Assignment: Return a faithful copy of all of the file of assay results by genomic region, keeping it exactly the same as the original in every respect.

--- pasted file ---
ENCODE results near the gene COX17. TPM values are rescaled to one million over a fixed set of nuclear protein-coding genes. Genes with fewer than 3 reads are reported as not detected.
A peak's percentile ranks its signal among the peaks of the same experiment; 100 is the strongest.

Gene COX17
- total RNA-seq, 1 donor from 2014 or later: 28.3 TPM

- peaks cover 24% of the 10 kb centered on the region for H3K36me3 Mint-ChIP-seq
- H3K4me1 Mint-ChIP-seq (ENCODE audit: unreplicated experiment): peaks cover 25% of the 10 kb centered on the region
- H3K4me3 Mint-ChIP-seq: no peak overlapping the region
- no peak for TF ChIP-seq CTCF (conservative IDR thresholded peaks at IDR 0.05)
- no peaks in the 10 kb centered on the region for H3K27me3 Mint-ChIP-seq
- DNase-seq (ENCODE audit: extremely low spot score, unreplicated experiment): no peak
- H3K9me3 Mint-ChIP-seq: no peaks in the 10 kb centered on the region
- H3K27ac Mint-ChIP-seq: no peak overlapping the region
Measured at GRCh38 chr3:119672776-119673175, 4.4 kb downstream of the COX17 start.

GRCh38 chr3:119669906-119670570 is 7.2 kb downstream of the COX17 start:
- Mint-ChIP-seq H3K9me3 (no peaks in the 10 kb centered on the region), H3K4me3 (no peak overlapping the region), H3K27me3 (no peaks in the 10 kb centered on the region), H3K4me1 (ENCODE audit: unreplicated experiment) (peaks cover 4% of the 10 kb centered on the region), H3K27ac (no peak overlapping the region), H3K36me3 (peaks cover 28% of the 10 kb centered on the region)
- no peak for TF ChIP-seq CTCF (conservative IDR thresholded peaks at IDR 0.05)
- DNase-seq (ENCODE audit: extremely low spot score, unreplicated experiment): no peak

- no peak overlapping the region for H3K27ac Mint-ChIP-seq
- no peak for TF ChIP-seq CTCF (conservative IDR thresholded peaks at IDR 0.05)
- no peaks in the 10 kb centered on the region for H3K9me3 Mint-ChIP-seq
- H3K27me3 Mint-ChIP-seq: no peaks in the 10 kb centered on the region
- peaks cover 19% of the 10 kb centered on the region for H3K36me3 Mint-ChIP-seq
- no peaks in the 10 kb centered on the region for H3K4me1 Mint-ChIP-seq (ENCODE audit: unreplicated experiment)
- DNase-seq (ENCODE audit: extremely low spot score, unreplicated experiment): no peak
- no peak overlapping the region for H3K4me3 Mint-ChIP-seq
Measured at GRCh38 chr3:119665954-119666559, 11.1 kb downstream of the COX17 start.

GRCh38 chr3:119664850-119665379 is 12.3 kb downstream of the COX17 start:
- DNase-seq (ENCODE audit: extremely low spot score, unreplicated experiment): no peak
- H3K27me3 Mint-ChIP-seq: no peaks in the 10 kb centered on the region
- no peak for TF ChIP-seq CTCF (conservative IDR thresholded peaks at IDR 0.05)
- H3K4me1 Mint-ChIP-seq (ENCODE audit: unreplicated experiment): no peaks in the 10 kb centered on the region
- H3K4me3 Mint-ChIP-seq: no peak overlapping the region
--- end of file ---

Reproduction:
ENCODE results near the gene COX17. TPM values are rescaled to one million over a fixed set of nuclear protein-coding genes. Genes with fewer than 3 reads are reported as not detected.
A peak's percentile ranks its signal among the peaks of the same experiment; 100 is the strongest.

Gene COX17
- total RNA-seq, 1 donor from 2014 or later: 28.3 TPM

- peaks cover 24% of the 10 kb centered on the region for H3K36me3 Mint-ChIP-seq
- H3K4me1 Mint-ChIP-seq (ENCODE audit: unreplicated experiment): peaks cover 25% of the 10 kb centered on the region
- H3K4me3 Mint-ChIP-seq: no peak overlapping the region
- no peak for TF ChIP-seq CTCF (conservative IDR thresholded peaks at IDR 0.05)
- no peaks in the 10 kb centered on the region for H3K27me3 Mint-ChIP-seq
- DNase-seq (ENCODE audit: extremely low spot score, unreplicated experiment): no peak
- H3K9me3 Mint-ChIP-seq: no peaks in the 10 kb centered on the region
- H3K27ac Mint-ChIP-seq: no peak overlapping the region
Measured at GRCh38 chr3:119672776-119673175, 4.4 kb downstream of the COX17 start.

GRCh38 chr3:119669906-119670570 is 7.2 kb downstream of the COX17 start:
- Mint-ChIP-seq H3K9me3 (no peaks in the 10 kb centered on the region), H3K4me3 (no peak overlapping the region), H3K27me3 (no peaks in the 10 kb centered on the region), H3K4me1 (ENCODE audit: unreplicated experiment) (peaks cover 4% of the 10 kb centered on the region), H3K27ac (no peak overlapping the region), H3K36me3 (peaks cover 28% of the 10 kb centered on the region)
- no peak for TF ChIP-seq CTCF (conservative IDR thresholded peaks at IDR 0.05)
- DNase-seq (ENCODE audit: extremely low spot score, unreplicated experiment): no peak

- no peak overlapping the region for H3K27ac Mint-ChIP-seq
- no peak for TF ChIP-seq CTCF (conservative IDR thresholded peaks at IDR 0.05)
- no peaks in the 10 kb centered on the region for H3K9me3 Mint-ChIP-seq
- H3K27me3 Mint-ChIP-seq: no peaks in the 10 kb centered on the region
- peaks cover 19% of the 10 kb centered on the region for H3K36me3 Mint-ChIP-seq
- no peaks in the 10 kb centered on the region for H3K4me1 Mint-ChIP-seq (ENCODE audit: unreplicated experiment)
- DNase-seq (ENCODE audit: extremely low spot score, unreplicated experiment): no peak
- no peak overlapping the region for H3K4me3 Mint-ChIP-seq
Measured at GRCh38 chr3:119665954-119666559, 11.1 kb downstream of the COX17 start.

GRCh38 chr3:119664850-119665379 is 12.3 kb downstream of the COX17 start:
- DNase-seq (ENCODE audit: extremely low spot score, unreplicated experiment): no peak
- H3K27me3 Mint-ChIP-seq: no peaks in the 10 kb centered on the region
- no peak for TF ChIP-seq CTCF (conservative IDR thresholded peaks at IDR 0.05)
- H3K4me1 Mint-ChIP-seq (ENCODE audit: unreplicated experiment): no peaks in the 10 kb centered on the region
- H3K4me3 Mint-ChIP-seq: no peak overlapping the region